Analysis of Muscular Activity in Neonatal Animals to Screen for Mutations and/or Drugs that Alter Sleep and Wake States ( 99072)
Northwestern investigators have developed a high-throughput screening method for novel genes and/or drug compounds associated with the sleep and wake state. Previously it has not been possible to screen a large number of sleep-related drugs and/or genes in rodents because of the time, cost and invasive nature of recording sleep via brain electrical activity (electroencephalography (EEG) in adult animals. The novelty of this method is two-fold: 1) the sleep-wake state in the neonatal animal has been demonstrated to represent the sleep-wake state in the adult animal and, 2) the sleep-wake state in neonatal rodents can be measured accurately and non-invasively by recording only muscular activity (electromyography (EMG). Thus this novel technology allows accurate, high-throughput screening for sleep-related genes and/or drug compounds in neonates that are significantly more time and cost-effective than the present methodology used with adult animals. Recently these investigators identified a mutant rodent that shows prolonged wakefulness with the use of this novel screening method. The mutant phenotype segregates in a manner that is consistent with the hypothesis that a single gene has been mutated giving rise to a dominant or semi-dominant high wake phenotype.
SCIENTIFIC BACKGROUND: In adult animals the only way to accurately determine and characterize vigilance states (ie. wake and the two primary stages of sleep, NREM and REM sleep) is to monitor EEG and EMG activity using chronic electrodes previously implanted under deep anesthesia. For studies in adult animals this typically requires extensive surgical procedures making it very expensive and time consuming to record EEG and EMG sleep from a large number of animals. This technology involves the use of recording just muscular activity for 1–3 hours in neonatal rodents as a marker of vigilance states. Such an approach allows one to distinguish what is termed Active Sleep (AS, analogous to REM sleep in adults) from Quiet Sleep (QS, analogous to NREM sleep in adults) from wake. Because of the unique presence of abundant muscular twitches during AS which are reflected on EMG activity, this criterion allows for the clear recognition of AS from QS during the first two weeks of age. These investigators have demonstrated that alterations observed in sleep characteristics in neonatal rats are consistent with those observed in adult animals in two different strains of rats. As opposed to EMG analysis, behavioral observations (e.g. by video camera) are not precise enough to perceive small twitches and to appreciate the general muscular tone which is low in QS and flat in AS. In addition, unlike EEG, the EMG signal can be processed on-line for automatic analysis as sleep-wake states and other parameters.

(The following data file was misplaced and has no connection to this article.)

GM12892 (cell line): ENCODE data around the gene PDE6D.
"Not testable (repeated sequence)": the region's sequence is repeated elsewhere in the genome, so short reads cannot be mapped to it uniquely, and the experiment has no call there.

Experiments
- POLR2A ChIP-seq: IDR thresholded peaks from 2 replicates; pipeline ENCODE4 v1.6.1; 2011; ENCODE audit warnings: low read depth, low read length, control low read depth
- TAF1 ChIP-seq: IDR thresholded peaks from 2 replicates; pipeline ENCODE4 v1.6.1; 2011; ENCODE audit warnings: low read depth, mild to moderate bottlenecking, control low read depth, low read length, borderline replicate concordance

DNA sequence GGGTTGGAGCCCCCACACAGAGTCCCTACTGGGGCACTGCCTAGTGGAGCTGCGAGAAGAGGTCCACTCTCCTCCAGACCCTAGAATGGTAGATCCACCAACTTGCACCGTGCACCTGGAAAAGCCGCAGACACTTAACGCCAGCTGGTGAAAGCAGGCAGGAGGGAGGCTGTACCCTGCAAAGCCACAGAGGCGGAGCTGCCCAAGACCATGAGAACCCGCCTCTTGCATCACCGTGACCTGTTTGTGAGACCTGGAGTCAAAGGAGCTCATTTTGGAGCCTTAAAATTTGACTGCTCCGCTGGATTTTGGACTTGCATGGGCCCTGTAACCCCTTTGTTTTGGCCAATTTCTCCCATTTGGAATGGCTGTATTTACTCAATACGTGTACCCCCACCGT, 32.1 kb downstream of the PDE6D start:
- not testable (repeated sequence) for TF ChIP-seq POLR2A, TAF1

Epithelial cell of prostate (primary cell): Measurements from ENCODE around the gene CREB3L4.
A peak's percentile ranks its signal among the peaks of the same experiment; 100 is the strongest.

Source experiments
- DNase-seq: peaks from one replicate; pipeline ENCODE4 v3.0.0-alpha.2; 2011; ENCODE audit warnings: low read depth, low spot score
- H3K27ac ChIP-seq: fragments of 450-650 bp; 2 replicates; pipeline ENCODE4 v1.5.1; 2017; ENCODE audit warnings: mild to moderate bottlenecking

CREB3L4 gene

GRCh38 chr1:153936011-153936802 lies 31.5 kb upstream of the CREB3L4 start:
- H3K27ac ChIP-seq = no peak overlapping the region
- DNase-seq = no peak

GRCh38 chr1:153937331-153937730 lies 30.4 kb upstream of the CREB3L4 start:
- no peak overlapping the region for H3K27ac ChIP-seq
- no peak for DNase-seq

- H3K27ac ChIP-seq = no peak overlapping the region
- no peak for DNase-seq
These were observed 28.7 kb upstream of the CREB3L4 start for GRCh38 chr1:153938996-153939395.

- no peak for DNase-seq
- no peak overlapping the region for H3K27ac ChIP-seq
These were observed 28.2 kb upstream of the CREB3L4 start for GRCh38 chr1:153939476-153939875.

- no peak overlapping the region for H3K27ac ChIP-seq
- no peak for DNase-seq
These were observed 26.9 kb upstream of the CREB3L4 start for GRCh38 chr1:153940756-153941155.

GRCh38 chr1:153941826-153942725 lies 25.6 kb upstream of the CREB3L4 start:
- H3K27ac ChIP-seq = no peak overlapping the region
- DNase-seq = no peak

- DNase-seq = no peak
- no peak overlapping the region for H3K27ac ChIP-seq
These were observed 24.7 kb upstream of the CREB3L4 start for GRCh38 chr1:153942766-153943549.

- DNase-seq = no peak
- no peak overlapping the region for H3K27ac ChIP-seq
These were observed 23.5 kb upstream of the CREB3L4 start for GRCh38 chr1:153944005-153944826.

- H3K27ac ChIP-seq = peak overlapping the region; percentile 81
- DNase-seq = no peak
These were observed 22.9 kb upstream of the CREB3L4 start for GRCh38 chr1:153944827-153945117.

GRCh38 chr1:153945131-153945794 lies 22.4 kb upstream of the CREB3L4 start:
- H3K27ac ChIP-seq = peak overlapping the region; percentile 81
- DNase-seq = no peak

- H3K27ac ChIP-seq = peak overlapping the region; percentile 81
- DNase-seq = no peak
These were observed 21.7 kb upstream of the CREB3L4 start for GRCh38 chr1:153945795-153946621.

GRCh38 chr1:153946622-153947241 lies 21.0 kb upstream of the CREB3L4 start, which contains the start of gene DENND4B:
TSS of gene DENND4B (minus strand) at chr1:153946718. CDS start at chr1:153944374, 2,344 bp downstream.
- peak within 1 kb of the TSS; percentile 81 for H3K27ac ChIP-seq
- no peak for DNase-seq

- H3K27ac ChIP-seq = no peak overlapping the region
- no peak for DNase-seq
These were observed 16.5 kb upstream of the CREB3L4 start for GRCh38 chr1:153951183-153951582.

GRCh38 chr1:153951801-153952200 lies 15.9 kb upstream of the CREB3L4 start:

SUMMARY: This technology allows screening for altered sleep phenotypes, and ultimately altered sleep genes at a very early age which is highly cost effective. The “non-invasive” aspect of this method allows for the use of the animals for other phenotypic screening purposes, which is difficult after invasive surgery needed for EEG recording. This novel approach will also allow screening of thousands of drugs in a more cost and time effective manner within a single year. Furthermore those drugs which influence sleep and/or wake states in neonates can then be tested in adulthood when regular EEG sleep can be monitored to further analyze sleep in more detail, e.g. circadian rhythm of sleep-wake states, analysis of EEG signal including power spectral analysis. Use of this method may lead to the identification of novel compounds which not only alter the sleep-wake state but also influence human fatigue, alertness, performance, cognition, memory and learning as well as other aspects of human biochemistry, metabolism and/or behavior that are affected by the quantity and quality of the sleep-wake cycle.
U.S. Patent 6,477,408 issued on November 5, 2002 and is available for licensing.
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